Transfer dough, seam side down, to prepared loaf pan, gently encouraging it into the pan. Cover loosely with plastic wrap that has been lightly coated with cooking spray. Let rest in a warm place (like the top of the refrigerator) until dough has risen just over the lip of the pan, about 2 hours. During the final 30 minutes of resting, preheat oven to 375°F with oven rack in lower third.

Bake until bread is golden brown and a thermometer inserted in center of loaf registers 200°F, 40 to 45 minutes, tenting with aluminum foil after 30 minutes if bread is browning too quickly. Invert loaf onto a wire rack; turn right-side up and brush top with remaining 1 tablespoon melted butter. Let cool completely before slicing.

A Truffle Trifle

After I finished the caramels and before the chocolate lost its temper (and had a hissy fit) I coated the inside of a silicone candy mold with the leftover chocolate. I left it in the fridge until today. (I should have taken a picture before filling. Dang!)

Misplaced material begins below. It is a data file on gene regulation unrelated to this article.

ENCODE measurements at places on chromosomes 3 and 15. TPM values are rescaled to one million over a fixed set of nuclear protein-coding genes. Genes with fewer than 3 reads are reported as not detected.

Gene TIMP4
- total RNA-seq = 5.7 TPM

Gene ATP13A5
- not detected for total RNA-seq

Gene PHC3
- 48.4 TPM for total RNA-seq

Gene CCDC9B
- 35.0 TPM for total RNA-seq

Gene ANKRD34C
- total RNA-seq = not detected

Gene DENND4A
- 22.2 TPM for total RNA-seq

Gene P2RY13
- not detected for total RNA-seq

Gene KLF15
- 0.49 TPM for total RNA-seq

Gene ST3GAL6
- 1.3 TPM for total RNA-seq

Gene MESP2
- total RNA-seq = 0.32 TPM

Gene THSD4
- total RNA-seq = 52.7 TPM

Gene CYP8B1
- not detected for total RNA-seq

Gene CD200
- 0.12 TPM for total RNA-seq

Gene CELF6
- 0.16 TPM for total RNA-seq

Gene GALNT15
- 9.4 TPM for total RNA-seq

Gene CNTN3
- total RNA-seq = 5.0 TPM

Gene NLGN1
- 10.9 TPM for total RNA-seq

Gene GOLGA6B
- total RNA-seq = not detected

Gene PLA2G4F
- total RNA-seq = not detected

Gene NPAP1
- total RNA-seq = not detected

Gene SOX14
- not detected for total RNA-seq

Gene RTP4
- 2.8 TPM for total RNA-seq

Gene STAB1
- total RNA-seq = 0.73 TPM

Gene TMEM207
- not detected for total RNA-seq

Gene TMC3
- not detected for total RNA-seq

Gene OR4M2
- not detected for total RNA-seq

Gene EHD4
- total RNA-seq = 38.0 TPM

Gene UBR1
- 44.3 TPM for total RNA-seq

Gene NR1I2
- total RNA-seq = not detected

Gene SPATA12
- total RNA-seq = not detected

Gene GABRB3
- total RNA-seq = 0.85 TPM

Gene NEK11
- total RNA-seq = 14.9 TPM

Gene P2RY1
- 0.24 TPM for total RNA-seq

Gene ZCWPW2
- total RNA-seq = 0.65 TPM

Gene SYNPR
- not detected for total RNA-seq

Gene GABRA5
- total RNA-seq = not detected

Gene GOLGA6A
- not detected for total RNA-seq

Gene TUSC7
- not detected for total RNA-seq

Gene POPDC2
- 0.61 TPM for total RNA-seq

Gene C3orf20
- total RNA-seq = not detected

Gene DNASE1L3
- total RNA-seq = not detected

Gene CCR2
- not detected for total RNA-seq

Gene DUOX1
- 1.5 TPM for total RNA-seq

Beyond what I used to coat the mold I had some chocolate left over from making the chocolate coated caramels and thought, “Hmmm… I also have some raspberries in the fridge that I need to use soon.” Well, one thing led to another so I made some chocolate covered raspberry/chocolate truffles.

I made the raspberry ganache using the recipe below, filled each well of the mold leaving some room at the top to cover with more chocolate. I didn’t bother re-tempering the tops of the chocolates and they seem fine. Actually, the tops become the bottoms of the chocolates once they are removed from the mold.